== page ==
Writing A Resume: Tips For Your Success

By: Jill Brennan

Let's be honest - nobody loves writing a resume, especially their own!? It's frustrating to string together all of those life "episodes" in a way that makes sense for the direction in which we are now heading. Then there are those questions we ask ourselves that distract us from the whole point of the resume, like: "How much personal information should I include? How can I make mine stand out from other resumes? Should I include a photo?" It is so easy to get tangled up in the details of your entire life that you forget that, while the resume is a factual document, it is also a marketing piece.

The rules of thumb for a basic resume aren't really as challenging as some would think. Unless you are in a technical field or seeking an executive position, your resume shouldn't be more than one page. It should include your objective at the top, your education, and your last ten years of work history in chronological order with the most recent first - working backwards.

Depending on the space available, you can add a "Special Skills" Section. Though some prefer to indicate that references are "available upon request," I advise adding the names, titles and phone numbers of two references at the bottom. It just makes it easier on the hiring agent.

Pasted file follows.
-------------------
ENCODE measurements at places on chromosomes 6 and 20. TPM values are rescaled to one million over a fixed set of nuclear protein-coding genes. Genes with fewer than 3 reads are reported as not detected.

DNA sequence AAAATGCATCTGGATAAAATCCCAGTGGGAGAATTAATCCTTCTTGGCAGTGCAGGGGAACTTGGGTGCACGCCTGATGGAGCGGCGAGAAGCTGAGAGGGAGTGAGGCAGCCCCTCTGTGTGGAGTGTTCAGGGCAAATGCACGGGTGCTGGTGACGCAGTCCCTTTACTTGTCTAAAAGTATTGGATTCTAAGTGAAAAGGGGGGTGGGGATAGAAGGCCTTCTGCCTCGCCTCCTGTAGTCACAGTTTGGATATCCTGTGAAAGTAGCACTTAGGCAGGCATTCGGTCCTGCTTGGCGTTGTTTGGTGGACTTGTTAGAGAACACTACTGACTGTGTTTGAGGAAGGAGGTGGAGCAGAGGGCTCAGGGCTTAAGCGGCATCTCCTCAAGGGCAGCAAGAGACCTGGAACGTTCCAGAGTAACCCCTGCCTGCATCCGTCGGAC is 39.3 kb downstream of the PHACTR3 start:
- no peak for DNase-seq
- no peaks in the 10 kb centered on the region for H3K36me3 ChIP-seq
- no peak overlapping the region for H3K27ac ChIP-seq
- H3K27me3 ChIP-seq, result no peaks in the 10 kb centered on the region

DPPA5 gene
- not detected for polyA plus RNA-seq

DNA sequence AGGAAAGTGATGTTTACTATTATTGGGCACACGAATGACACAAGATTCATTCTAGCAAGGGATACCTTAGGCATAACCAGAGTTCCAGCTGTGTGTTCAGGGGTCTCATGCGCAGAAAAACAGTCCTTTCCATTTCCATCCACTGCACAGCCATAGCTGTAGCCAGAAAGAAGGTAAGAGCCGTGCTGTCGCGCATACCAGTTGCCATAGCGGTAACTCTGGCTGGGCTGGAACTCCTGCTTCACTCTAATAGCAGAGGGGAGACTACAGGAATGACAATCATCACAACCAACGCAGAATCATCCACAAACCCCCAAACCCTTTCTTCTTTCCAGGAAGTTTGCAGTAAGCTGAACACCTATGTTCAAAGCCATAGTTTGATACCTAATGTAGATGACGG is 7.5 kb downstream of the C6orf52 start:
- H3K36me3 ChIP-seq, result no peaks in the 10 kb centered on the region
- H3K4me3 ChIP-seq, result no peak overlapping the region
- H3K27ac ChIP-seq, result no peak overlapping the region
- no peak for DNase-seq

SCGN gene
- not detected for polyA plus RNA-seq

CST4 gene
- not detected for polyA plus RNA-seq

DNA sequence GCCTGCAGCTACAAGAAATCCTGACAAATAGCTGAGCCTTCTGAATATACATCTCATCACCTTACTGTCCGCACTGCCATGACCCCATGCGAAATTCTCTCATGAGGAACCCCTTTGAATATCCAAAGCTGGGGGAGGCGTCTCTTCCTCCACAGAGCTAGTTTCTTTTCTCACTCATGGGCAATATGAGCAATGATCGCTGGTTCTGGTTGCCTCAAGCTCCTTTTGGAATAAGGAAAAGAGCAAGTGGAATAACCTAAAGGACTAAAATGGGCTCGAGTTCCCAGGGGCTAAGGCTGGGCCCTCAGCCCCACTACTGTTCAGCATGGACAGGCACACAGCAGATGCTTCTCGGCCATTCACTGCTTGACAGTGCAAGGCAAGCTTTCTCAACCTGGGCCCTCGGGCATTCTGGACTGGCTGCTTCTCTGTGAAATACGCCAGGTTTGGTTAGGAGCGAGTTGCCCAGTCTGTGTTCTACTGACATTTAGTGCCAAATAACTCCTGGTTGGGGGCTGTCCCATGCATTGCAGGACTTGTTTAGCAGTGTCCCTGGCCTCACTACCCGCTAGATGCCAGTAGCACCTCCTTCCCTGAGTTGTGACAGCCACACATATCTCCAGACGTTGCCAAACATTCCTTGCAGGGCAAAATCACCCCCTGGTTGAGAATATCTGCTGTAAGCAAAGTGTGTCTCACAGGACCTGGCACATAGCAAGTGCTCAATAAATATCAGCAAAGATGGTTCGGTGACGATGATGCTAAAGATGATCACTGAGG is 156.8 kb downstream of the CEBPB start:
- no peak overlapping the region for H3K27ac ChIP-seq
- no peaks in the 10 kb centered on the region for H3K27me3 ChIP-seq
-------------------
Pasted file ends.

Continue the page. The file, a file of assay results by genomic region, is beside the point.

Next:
Resume how to can be complicated if you read a lot of the literature out there.? However, I've found that the best results come from using a one page format that includes all the relevant information a hiring agent needs without all the time wasting fluff.

What I've shared may sound like a lot of common sense, but there really is a process to creating a good resume. Streamlining work history is usually the key concern for most people. Resume preparation becomes more difficult, however, for those who have problematic situations, but even those can be resolved. If you have limited work history, making your resume appear "thin," then add or elaborate on a "Special Skills/Training" section or "Special Skills/Experience" section. If you don't have a college degree or formal education beyond high school, you can still use your graduation from high school on your resume. Include other training, as well. For those with a long military background, make sure your duties are expressed in everyday language, and show a relation between that work and your new career objective.

The most important action to take when preparing and writing a resume is to adopt a marketing mindset. With a basic format and the right mindset, that resume headache you started out with will never haunt you again.

Writing Resumes
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